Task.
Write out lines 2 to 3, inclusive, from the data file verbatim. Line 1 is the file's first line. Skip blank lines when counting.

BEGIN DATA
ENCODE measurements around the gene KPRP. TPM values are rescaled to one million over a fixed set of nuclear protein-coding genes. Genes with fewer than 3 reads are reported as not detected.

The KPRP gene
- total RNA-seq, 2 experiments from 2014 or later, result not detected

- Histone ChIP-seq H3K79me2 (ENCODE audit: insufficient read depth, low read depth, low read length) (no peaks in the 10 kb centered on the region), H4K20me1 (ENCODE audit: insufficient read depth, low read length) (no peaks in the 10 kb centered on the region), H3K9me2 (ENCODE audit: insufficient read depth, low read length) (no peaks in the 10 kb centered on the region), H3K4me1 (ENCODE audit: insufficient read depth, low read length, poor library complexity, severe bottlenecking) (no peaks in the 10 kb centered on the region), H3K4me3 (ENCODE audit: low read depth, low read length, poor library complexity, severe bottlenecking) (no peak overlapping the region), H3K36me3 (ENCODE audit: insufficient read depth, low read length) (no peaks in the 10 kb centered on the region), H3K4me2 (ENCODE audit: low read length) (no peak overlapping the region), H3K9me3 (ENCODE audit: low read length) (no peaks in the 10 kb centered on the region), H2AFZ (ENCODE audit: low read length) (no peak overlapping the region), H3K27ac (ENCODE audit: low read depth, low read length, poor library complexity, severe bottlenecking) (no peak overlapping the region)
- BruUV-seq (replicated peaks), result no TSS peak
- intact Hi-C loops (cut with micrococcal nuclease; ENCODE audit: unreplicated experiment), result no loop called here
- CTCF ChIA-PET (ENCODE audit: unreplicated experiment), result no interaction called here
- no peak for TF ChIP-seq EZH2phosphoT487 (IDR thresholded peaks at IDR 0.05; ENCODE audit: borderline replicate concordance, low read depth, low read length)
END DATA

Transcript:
The KPRP gene
- total RNA-seq, 2 experiments from 2014 or later, result not detected